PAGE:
Linklaters lawyers discuss the hot practice area of ESG
The coronavirus crisis has thrust questions about environmental, social and governance (ESG) into prominence. It has brought into focus issues such as the treatment of employees during lockdown and renewed the focus on climate change.
Four lawyers from Linklaters’ ESG team were quizzed by nearly 700 students on how global law firms can meet the ESG challenges ahead. The quartet — whose combined specialities span business & human rights, sustainable finance, corporate governance, and environment & climate change — discussed some of their recent experiences before they rounded off with careers advice. Here are the highlights.
• Rachel Barrett, partner, Linklaters ESG team
• Claire Rogers, associate, Linklaters ESG team
• Iyesogie Igiehon, associate, Linklaters ESG team
• James Marlow, associate, Linklaters ESG team
ESG at the top of the agenda
The global pandemic appears to have reinforced the ESG agenda and sustainable business practices. Claire Rogers, associate, who was one of the panellists at last month’s Legal Cheek event, said: “What we’ve seen in previous crises is that when things get tough, sustainability can fall further down the agenda, and businesses tend to focus on staying afloat, rather than wider environmental or social issues.” But things are different this time round, and Rogers said that ESG is “high on the agenda”, in particular on the social side. She continued:
“In the past six months companies have had to show they’re behaving responsibly, that they’re engaged with their employees, suppliers and the communities in which they operate, and those that haven’t have come under criticism.”
It’s often the companies that look beyond profit and to their wider stakeholders that are better placed to respond in times of crisis, she added. “They understand the factors that impact their business, often have better governance and can pivot quickly to adapt.”
Supply chains and modern slavery
The ESG team at Linklaters covers a broad range of work, and the panellists shared a few examples of how they have helped clients recognise and address ESG risks.
James Marlow, associate, advises on issues relating to the Modern Slavery Act 2015. Certain businesses are required to publish an annual report outlining the steps they’ve taken to combat modern slavery and human trafficking both in their business and wider supply chain. “We spend a lot of time each year sitting down with clients and getting them to understand the risks that they’re exposed to; and working out what policies and procedures they should have in place,” he said. It is important for companies to show progress year-on-year, Marlow added, and so he’ll often advise clients on the steps they can take to improve — whether it be through training, a policy update or other performance indicators.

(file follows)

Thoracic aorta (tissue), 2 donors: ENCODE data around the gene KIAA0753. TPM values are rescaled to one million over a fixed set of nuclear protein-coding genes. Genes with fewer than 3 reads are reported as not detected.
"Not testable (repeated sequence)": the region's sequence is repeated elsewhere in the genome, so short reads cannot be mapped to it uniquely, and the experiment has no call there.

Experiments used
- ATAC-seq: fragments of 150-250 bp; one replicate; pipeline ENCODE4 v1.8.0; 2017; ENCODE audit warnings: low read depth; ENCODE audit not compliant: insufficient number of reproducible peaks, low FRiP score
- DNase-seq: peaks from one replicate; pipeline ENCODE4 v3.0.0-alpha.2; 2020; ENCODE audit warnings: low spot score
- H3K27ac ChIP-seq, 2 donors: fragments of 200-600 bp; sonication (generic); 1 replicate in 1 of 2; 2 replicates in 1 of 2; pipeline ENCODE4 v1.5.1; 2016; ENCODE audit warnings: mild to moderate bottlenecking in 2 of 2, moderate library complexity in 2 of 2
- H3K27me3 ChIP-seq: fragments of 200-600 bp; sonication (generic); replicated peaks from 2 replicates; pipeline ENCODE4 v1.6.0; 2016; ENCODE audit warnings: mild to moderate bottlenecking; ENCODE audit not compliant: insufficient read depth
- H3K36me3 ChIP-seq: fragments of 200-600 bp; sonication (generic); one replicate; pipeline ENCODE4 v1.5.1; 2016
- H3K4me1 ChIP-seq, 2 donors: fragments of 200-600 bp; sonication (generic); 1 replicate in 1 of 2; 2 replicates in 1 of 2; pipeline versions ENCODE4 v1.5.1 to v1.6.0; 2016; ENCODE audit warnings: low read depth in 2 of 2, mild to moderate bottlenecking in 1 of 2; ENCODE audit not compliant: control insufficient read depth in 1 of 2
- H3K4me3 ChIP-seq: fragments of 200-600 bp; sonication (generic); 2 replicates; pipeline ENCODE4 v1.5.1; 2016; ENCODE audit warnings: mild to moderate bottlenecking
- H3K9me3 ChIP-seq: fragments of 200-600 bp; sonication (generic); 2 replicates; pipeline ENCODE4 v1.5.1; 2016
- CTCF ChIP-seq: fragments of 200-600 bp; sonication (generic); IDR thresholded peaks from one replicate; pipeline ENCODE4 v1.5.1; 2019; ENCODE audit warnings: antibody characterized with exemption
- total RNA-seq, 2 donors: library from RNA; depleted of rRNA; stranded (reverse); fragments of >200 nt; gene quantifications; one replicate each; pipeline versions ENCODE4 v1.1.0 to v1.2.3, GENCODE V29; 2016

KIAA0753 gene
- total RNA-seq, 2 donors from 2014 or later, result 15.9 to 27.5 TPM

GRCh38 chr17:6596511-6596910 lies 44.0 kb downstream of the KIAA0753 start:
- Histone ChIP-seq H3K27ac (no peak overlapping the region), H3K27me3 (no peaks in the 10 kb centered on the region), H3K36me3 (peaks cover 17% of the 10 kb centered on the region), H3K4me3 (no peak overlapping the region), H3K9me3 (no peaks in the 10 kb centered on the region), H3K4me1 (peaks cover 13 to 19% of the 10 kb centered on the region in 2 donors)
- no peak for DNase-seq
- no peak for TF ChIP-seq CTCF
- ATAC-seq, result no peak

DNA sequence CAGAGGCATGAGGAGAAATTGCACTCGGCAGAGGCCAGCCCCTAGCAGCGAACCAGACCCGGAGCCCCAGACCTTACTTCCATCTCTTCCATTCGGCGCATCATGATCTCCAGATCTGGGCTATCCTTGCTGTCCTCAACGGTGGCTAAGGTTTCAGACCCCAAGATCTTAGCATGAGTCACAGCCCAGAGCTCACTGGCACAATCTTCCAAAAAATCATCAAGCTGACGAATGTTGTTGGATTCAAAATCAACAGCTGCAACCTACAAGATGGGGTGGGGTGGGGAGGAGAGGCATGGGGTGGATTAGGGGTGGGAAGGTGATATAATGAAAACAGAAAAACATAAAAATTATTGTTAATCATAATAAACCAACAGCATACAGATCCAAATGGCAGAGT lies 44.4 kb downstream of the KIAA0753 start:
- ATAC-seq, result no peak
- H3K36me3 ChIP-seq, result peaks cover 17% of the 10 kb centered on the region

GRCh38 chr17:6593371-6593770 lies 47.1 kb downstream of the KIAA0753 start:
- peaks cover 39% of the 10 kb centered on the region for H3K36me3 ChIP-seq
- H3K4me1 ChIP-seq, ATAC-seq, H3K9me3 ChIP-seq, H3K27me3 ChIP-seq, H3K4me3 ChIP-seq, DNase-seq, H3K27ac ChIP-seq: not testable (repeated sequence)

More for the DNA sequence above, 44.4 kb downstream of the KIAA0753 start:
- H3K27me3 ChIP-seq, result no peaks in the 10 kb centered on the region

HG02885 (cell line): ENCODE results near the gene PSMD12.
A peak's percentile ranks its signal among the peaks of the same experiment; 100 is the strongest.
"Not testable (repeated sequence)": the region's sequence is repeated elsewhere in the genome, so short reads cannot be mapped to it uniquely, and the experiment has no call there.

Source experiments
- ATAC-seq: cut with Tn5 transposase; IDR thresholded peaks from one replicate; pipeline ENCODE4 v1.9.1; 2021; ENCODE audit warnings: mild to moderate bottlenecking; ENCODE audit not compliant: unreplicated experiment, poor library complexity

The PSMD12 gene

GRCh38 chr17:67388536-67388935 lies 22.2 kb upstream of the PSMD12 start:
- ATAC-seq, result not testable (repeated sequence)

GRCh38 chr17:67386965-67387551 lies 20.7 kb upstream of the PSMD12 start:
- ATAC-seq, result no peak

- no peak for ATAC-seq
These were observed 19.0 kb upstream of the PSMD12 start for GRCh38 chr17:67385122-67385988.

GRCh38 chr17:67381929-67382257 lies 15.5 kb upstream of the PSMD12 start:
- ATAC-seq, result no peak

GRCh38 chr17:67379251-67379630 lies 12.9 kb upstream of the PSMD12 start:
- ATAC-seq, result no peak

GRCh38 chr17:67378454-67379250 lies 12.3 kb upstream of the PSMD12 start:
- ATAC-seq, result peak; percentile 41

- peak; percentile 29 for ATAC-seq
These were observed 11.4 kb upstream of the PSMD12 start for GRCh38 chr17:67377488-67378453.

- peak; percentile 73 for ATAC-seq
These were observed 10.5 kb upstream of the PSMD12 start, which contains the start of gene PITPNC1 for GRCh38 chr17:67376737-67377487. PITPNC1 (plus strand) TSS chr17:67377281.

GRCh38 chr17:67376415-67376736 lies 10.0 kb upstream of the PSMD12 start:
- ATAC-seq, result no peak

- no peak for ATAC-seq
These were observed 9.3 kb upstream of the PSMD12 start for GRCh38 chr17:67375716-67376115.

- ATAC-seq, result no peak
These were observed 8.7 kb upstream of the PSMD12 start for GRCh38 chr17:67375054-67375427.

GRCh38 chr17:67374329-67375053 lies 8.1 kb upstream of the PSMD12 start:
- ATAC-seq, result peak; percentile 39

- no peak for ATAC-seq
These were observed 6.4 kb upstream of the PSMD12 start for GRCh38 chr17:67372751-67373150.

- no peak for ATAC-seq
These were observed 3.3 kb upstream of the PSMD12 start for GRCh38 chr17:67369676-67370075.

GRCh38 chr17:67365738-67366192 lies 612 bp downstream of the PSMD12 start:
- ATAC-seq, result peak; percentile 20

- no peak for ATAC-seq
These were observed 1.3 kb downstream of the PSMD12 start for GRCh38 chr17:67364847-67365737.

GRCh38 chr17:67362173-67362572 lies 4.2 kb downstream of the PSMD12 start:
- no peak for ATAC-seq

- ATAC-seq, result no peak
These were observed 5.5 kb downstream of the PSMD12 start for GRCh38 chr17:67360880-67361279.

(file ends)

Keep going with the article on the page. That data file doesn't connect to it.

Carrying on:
Marlow was asked about Linklaters’ own approach towards modern slavery. He said the firm sets clear expectations with suppliers and referenced its Sustainable Procurement policy and Supplier Code of Conduct which are kept under frequent review.
COVID-19 has exposed businesses to further operational and supply chain risks; national lockdowns and border closures have disrupted the passage of goods. The panel were asked whether businesses are looking to “de-globalise” their supply chains to build resilience against future shocks.
Marlow said there are “layers of complexity to be borne in mind”, which was echoed by Rogers, who didn’t see there suddenly being “a massive movement to onshore” global supply chains which have taken decades to build. In the short-term, however, Rogers said that some businesses are open to exploring a ‘global plus one’ model where they keep their existing global suppliers but supplement these with local ones to diversify risk.
Diversity and inclusion
Diversity and inclusion have been on the agenda for many businesses for some time. Recent events, most notably the Black Lives Matter movement, have shone a brighter light on racial inequality in the workplace.
Iyesogie Igiehon, associate, who appeared on the panel alongside Rogers and Marlow, said businesses are looking to take meaningful action. Some are rethinking their products, advertising campaigns and company names, while others are focusing on their internal culture and increasing the amount of representation among employees.
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Linklaters has multiple diversity networks across its international offices: a Gender Equality Network, BAME Network, LGBT and Allies Network, and Social Mobility Network, among others. Rachel Barrett, partner, said that Linklaters offers ‘reverse mentoring’ where junior mentors share their personal experiences with senior leaders so they develop a deeper understanding of the issues faced by their colleagues to create a culture of inclusion at the firm.
The discussion moved on to the speakers’ career journeys and advice they could share with students.
Barrett told the virtual audience that she made partner in a totally different practice area to the one she qualified in, and that she wished she had known sooner there are several routes into ESG work. “You might do your four training contract seats and qualify in an area but that’s not the end of the story,” she said. “It’s only the beginning.”
The ESG movement impacts a wide number of teams across the firm so the core ESG team work towards providing a multi-disciplinary offering and will often work with other teams. “You could be a litigator doing ESG-related litigation,” Barrett continued, “in our capital markets team doing green bonds or in our banking team doing green loans. The team names don’t make a difference — wherever you end up there is a route back into ESG.”
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